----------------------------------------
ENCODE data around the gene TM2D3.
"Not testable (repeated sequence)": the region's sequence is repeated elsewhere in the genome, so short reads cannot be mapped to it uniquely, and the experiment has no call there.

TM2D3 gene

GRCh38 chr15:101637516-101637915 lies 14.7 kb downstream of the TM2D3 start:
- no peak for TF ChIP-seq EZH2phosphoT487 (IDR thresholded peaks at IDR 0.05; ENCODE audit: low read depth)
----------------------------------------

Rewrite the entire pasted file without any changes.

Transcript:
ENCODE data around the gene TM2D3.
"Not testable (repeated sequence)": the region's sequence is repeated elsewhere in the genome, so short reads cannot be mapped to it uniquely, and the experiment has no call there.

TM2D3 gene

GRCh38 chr15:101637516-101637915 lies 14.7 kb downstream of the TM2D3 start:
- no peak for TF ChIP-seq EZH2phosphoT487 (IDR thresholded peaks at IDR 0.05; ENCODE audit: low read depth)